On May 24, 1988 Nigeria’s King Sunny Ade played the Lobero Theatre for the first time.
King Sunny Ade, “The King of Juju Music” is one of the true superstars of World Beat Music. He is well-known for his incredibly charismatic stage presence and dance steps.
Since the 1982 release of his best-selling recording Juju Music on Island Records (the label that introduced Bob Marley to the world), he has been called one of the world’s great band leaders. Sunny Adé’s music is characterized by, among other instruments, the talking drum – an instrument indigenous to his Yoruba roots, the guitar, and his unique application of synthesizers and sophisticated recording technology into jùjú music.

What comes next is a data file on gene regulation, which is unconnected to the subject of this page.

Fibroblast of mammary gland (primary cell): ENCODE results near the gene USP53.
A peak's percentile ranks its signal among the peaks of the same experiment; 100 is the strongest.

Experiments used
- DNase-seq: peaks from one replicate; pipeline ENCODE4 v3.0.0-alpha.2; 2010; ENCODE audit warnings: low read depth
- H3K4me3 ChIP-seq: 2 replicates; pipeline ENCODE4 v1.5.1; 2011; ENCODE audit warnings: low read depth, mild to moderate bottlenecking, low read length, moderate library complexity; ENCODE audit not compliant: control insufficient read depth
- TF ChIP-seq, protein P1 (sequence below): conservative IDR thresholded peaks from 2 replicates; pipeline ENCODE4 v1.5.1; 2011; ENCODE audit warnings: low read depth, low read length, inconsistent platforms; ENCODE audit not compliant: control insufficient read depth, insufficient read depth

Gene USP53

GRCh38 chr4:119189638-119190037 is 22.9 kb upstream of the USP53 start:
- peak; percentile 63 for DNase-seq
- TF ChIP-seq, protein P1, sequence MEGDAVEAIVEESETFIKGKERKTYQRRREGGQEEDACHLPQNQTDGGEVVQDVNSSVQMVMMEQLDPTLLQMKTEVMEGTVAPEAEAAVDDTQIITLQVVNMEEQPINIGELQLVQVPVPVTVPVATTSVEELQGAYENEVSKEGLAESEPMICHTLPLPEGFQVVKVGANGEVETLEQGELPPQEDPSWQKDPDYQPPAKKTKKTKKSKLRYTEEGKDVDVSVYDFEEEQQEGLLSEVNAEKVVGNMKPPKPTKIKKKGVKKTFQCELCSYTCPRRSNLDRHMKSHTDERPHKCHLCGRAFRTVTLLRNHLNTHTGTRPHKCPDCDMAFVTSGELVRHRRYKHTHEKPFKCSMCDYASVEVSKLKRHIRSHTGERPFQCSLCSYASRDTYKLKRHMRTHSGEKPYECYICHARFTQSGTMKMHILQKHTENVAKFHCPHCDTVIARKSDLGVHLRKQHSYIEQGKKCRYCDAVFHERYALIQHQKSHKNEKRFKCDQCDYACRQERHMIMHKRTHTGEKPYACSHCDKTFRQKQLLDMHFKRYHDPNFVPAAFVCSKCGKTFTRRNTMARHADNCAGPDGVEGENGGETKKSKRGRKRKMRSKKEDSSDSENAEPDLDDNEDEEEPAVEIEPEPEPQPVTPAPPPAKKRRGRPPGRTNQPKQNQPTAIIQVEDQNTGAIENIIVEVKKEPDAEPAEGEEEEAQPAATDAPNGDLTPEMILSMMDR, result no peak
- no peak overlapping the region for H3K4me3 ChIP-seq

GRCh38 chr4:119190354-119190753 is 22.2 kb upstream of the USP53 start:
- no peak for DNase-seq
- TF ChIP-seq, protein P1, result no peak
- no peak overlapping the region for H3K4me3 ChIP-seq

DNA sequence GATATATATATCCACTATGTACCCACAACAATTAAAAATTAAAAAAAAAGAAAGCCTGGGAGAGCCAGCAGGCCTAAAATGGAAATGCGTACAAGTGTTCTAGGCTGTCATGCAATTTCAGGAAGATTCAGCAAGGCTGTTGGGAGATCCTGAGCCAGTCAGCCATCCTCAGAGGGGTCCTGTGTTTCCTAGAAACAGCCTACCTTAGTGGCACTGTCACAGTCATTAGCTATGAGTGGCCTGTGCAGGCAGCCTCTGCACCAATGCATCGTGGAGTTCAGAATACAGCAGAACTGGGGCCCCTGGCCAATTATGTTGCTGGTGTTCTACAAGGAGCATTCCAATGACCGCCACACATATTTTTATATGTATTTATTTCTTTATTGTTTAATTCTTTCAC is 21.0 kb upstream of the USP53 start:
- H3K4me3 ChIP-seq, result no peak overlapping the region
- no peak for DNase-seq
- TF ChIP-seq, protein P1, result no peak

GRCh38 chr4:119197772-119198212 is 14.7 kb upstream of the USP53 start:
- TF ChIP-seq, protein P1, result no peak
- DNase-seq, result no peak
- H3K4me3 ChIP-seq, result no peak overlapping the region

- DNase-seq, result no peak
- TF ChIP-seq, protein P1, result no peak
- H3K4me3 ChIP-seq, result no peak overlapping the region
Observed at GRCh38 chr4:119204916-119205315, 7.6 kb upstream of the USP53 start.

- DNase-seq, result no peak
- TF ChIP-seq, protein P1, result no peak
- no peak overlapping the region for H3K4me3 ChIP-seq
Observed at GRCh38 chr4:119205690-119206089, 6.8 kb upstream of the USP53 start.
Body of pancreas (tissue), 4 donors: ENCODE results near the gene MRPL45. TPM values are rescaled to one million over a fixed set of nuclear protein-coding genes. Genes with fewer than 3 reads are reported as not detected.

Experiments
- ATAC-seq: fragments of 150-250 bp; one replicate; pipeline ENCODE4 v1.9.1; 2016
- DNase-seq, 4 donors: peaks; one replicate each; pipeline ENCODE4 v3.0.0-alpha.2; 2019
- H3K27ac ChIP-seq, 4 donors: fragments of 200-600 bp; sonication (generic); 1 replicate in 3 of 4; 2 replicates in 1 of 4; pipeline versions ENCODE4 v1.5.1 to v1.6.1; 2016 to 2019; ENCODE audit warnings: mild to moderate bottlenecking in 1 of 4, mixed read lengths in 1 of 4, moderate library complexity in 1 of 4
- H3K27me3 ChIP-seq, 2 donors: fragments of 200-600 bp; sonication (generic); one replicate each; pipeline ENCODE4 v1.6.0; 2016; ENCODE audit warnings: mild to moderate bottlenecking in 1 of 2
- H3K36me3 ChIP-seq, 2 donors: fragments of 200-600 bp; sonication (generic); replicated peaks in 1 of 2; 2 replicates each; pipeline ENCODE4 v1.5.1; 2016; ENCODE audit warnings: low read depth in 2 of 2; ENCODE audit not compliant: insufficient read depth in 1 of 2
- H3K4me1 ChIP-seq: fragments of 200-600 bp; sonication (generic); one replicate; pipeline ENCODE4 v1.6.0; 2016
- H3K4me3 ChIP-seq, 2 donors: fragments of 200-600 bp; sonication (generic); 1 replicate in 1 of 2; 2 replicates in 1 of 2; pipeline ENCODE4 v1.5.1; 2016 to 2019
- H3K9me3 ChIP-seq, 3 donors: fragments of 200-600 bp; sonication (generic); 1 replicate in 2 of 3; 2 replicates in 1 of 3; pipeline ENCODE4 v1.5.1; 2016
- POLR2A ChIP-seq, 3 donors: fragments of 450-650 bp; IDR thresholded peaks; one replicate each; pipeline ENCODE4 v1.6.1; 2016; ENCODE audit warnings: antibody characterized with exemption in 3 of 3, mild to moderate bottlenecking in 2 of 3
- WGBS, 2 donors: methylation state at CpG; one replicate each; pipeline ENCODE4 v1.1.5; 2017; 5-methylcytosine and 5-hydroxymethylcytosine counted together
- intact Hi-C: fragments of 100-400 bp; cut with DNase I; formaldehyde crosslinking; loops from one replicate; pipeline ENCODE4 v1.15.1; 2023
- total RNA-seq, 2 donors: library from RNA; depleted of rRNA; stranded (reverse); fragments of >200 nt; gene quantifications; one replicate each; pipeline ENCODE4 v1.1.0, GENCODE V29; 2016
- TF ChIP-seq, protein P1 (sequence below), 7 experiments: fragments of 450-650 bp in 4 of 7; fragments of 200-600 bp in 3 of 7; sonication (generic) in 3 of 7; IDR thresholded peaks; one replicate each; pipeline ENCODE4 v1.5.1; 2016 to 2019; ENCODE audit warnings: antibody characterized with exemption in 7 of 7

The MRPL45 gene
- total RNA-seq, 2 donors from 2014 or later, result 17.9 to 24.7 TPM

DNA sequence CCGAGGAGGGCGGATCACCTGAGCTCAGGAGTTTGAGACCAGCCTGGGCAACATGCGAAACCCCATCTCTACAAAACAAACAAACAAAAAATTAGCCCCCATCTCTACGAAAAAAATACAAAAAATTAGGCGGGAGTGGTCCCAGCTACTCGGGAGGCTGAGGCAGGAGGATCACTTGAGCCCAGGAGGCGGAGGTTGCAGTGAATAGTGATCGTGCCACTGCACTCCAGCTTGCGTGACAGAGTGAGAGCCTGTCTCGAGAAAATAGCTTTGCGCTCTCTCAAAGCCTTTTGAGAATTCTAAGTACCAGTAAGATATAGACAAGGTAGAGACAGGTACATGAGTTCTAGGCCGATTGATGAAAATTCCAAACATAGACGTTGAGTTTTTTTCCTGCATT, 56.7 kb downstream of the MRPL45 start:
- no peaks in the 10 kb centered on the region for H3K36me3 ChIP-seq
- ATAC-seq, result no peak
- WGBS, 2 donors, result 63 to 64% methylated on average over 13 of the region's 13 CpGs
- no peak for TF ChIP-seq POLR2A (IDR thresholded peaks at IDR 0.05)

His music is in the age-old tradition of singing poetic lyrics (“ewi” in Yoruba) and praise of dignitaries as well components of Juju (traditional African belief) called the Ogede (casting a spell). Hence, Adé’s music constitutes a record of the oral tradition of his people for posterity.
As Trey Anastasio, the leader of Phish and a devout fan of the Nigerian star once said, “If you come to see Sunny Adé live, you must be prepared to groove all night long.”
King Sunny Ade and his band returned to the Lobero in 2009 just in time for that year’s Summer Solstice Celebration, filling the auditorium with infectious grooves and dance moves from his big band and dancers. Read the review from the Independent and enjoy photos from David Bazemore below.
While we wait in the wings for things to return to normal, we hope you enjoy a peek into the Lobero archives.
We hope you’re staying safe and enjoying the arts from the comfort of your own home. Go ahead and read more stories below.